Diff not working as expected in lookupIssues loop

Zoe Harris
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March 27, 2024

Hi there!

I am currently working on a automation project in which I need to send an email with certain informations from a list of lookupIssues tikckets. One of these informations is to get the difference between the fixVersion startDate and fixVersion releaseDate. To do so, I work with smart values. Here's the code:



(the .first is because fixVersions are lists but we are sure that there will always be only one fix version per ticket so it's fine)

As you can see, by code is pretty simple, with a lookupIssues list that contains for now two tickets:

1st ticket: fixVersion startDate is 17 June 2024, fixVersion releaseDate is 27 June 2024.
2nd ticket: fixVersion startDate is 14 May 2024, fixVersion releaseDate is 18 May 2024

As you can see, if you do the difference between the startDate and the releaseDate of each ticket, the result should be 10 for the first and 14 for the second. However, when I test this, the result is 10 and 44. 


Here's the automation and the result.



The only thing I can notice here is that the code somehow does the difference between the startDate of the current ticket and the releaseDate of the first ticket, as the difference between May 14th and June 27th is in fact 44 days. 

Keep in mind that I cannot use a foreach loop as I send an email that will be sent too many times in a loop. I don't understand why this doesn't work as expected, and why it semingly takes only the value from the first ticket in the list for the difference. Can anyone help me figure this one out?

1 answer

1 vote
Bill Sheboy
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March 27, 2024

Hi @Zoe Harris -- Welcome to the Atlassian Community!

First thing, this symptom appears to be a defect in the way automation rules handle list fields, like Fix Version, when using functions inside of iterators. 

There are similar community posts for the Sprint field.  If you are on a paid Jira license, I recommend working with your Jira Site Admin to submit a ticket to Atlassian Support so they are aware of it: https://support.atlassian.com/contact/#/  Make a copy of your original rule to provide to them context for the ticket.  When you hear back from them, please post what you learn to benefit the community.  Thanks!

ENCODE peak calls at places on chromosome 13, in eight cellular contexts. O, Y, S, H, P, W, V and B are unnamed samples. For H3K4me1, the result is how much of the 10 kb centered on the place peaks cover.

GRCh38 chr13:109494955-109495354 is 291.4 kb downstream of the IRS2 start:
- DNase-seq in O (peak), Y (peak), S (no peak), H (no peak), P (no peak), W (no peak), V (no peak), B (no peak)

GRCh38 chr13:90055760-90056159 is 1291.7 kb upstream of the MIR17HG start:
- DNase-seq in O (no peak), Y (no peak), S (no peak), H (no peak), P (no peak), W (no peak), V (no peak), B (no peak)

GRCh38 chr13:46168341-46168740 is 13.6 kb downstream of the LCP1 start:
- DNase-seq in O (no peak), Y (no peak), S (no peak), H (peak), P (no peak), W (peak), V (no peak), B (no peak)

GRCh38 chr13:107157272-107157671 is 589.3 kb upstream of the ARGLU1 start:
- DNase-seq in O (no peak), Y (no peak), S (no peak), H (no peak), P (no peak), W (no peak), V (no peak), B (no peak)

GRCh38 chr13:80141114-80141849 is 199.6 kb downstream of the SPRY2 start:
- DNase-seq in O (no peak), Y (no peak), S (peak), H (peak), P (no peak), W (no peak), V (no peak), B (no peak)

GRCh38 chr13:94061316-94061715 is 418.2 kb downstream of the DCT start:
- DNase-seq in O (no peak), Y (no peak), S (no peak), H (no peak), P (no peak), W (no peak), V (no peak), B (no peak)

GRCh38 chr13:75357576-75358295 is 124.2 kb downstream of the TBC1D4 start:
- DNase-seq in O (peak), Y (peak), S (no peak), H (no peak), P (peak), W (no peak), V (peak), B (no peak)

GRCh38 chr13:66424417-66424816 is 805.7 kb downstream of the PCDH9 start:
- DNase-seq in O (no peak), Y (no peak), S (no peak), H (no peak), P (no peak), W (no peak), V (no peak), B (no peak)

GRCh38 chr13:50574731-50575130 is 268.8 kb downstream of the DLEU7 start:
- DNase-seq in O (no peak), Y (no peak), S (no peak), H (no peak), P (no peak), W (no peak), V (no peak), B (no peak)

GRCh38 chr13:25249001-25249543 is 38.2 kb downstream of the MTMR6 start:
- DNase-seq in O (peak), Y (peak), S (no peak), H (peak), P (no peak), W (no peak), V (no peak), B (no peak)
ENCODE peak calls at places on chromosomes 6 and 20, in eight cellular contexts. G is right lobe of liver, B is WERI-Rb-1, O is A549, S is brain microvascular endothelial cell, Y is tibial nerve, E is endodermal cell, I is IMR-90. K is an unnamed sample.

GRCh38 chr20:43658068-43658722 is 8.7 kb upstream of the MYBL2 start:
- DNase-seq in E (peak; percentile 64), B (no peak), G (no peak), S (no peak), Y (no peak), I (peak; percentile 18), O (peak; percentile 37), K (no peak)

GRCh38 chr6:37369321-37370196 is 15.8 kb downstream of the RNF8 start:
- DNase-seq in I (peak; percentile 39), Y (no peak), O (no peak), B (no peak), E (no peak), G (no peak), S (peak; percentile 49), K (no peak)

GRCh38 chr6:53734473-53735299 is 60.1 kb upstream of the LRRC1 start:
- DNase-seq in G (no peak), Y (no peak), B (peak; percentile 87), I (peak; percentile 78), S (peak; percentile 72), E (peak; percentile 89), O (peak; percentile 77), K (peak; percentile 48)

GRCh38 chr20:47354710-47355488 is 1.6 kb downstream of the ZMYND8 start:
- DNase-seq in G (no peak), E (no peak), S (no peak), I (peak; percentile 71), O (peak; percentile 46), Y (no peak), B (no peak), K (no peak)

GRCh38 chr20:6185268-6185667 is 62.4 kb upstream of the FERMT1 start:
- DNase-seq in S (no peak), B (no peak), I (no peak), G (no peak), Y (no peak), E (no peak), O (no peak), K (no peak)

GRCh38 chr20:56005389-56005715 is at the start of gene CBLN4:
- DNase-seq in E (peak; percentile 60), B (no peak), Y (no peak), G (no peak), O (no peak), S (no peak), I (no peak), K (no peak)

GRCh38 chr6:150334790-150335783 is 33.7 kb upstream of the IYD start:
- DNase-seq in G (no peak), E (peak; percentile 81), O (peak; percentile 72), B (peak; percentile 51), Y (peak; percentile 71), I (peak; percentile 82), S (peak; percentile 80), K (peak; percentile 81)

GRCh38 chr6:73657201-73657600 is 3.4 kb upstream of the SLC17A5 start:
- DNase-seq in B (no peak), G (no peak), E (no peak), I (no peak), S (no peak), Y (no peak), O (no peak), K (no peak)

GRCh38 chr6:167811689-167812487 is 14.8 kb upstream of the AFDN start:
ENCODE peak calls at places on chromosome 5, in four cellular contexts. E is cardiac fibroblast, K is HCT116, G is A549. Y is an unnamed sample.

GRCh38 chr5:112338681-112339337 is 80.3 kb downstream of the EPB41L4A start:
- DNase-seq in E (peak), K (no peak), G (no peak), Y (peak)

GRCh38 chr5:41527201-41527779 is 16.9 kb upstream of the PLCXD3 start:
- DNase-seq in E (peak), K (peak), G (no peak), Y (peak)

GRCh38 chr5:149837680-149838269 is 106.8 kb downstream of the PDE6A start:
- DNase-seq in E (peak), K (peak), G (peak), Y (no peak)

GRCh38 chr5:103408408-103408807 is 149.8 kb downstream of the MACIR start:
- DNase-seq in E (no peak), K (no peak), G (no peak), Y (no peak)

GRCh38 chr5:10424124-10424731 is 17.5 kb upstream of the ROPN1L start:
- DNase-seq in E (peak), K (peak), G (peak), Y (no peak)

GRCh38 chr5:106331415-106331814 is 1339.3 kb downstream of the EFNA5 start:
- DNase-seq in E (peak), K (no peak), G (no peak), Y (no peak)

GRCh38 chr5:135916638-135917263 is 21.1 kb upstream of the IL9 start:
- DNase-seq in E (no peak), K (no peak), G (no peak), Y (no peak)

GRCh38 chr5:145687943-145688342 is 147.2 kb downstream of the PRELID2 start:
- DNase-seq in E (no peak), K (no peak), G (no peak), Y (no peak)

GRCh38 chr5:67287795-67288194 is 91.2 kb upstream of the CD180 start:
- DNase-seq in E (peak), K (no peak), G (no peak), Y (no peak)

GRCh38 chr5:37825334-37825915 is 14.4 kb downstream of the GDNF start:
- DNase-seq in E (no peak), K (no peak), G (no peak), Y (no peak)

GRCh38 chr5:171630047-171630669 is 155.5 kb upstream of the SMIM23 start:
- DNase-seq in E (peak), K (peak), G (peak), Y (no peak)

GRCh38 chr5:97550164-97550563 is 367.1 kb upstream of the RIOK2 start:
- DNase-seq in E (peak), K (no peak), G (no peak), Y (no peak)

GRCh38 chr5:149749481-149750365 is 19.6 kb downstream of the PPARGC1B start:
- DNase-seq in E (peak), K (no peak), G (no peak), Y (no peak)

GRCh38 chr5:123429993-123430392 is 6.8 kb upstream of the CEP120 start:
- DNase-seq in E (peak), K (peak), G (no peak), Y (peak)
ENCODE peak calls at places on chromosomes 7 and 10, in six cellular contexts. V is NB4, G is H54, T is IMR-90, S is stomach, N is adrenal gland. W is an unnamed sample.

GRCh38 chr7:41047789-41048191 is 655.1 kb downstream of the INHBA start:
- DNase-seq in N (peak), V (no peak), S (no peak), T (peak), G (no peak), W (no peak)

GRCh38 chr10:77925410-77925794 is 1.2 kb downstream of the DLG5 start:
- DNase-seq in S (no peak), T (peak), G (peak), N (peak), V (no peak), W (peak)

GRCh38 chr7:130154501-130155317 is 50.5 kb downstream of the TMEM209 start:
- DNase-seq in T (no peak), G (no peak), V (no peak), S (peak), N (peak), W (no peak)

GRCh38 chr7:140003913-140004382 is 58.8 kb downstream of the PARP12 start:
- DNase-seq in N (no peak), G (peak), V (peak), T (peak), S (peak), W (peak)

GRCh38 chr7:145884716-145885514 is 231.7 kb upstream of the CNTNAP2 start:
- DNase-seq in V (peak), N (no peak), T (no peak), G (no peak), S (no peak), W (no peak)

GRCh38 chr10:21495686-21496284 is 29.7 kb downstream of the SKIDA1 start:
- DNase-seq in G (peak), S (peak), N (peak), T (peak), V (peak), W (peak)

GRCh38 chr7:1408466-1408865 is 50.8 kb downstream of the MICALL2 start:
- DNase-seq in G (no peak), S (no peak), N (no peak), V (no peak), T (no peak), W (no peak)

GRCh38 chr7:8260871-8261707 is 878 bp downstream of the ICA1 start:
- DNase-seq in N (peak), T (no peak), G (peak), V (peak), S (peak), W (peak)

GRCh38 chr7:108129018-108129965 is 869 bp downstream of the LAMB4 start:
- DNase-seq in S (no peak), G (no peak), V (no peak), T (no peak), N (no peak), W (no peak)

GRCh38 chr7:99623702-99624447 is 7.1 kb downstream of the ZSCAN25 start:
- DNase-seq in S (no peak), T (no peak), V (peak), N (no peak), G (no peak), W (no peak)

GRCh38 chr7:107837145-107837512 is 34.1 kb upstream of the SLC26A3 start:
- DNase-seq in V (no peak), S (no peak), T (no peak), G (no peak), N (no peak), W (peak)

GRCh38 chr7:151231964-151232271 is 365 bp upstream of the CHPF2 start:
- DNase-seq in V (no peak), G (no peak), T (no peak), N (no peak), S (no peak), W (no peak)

Please note...complicated work-around ahead!

One complicated work-around, which is more challenging as you are trying to perform a diff() on two attributes of the field, forces the field list to split as you expect.  If you want to try one possible approach, these assumptions apply:

  • all of the issues in the Lookup Issues result must have a Fix Version assigned
  • all of the assigned Fix Versions must have values for Start Date and Release Date

If those match your case, you could try this expression.

{{#lookupIssues}} ticket key: {{key}}, start date: {{fixVersions.first.startDate.format("dd/MM/yyyy")}}, release date: {{fixVersions.first.releaseDate.format("dd/MM/yyyy")}}, difference between start date and release date: {{#=}}
( {{#fixVersions.releaseDate.join("~~").split("~~").first.toDate}}func=plusSeconds(0), format="toMillis"{{/}} -
{{#fixVersions.startDate.join("~~").split("~~").first.toDate}}func=plusSeconds(0), format="toMillis"{{/}}
) / (24*60*60*1000)
{{/}} days; {{/}}

How that works...

  • same iteration logic as you used for Lookup Issues to get the key, start date, and release date
  • however we observed the wrong dates from the list were selected for the diff, so let's force that to work...
    • first we grab a date value (e.g., releaseDate) and force it into a text string with join("~~")
    • then we use split("~~") to convert back into a list
    • grabbing the first item
    • and converting the text back into a date type with toDate
  • next we build our own version of the diff() function to subtract the two dates...
    • this expression will return the UNIX Timestamp in milliseconds for a date
      • {{#someDate}}func=plusSeconds(0), format="toMillis"{{/}}
    • if we subtract the value for the startDate from the releaseDate, we have a difference in milliseconds
    • which we can then divide by the number of milliseconds in a day: 24*60*60*1000
    • all of that is wrapped in a math expression


Kind regards,

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